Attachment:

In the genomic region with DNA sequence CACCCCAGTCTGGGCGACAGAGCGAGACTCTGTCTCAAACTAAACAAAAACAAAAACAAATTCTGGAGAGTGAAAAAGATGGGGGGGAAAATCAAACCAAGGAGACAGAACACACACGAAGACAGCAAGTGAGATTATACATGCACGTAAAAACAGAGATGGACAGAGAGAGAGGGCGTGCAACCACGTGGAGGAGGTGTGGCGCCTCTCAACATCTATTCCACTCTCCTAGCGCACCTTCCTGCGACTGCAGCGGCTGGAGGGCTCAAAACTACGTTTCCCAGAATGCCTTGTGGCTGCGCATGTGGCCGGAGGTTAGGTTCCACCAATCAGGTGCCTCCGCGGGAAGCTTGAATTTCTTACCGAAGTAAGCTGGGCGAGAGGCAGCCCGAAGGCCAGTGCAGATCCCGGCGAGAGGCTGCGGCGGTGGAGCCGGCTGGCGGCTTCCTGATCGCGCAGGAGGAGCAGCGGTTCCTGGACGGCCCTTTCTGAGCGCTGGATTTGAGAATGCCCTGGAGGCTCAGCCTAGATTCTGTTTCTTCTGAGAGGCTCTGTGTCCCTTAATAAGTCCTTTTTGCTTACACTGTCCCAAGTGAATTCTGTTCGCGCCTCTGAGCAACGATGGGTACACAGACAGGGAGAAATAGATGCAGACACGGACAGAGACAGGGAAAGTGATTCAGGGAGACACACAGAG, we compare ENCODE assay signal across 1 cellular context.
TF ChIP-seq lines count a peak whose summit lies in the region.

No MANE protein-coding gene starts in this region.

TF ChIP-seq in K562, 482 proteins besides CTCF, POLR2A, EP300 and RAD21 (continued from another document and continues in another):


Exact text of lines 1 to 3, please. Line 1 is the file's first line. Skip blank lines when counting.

In the genomic region with DNA sequence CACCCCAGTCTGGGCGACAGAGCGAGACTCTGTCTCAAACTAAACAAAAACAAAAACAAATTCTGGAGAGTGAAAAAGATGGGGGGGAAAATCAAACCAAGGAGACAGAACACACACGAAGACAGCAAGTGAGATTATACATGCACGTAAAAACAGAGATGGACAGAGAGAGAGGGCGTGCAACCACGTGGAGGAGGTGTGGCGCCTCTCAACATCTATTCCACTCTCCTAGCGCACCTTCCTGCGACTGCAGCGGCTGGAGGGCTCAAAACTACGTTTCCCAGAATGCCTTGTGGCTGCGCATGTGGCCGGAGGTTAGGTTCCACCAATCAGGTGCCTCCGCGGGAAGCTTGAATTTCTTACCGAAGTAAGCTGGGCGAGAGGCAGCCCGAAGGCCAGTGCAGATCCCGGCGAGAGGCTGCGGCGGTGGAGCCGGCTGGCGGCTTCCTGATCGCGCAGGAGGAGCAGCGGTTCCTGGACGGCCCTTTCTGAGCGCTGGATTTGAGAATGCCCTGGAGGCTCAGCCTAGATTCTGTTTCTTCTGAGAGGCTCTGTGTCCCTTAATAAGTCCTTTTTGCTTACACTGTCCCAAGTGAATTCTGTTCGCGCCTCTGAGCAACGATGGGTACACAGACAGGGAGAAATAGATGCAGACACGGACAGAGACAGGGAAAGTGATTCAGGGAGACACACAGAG, we compare ENCODE assay signal across 1 cellular context.
TF ChIP-seq lines count a peak whose summit lies in the region.

No MANE protein-coding gene starts in this region.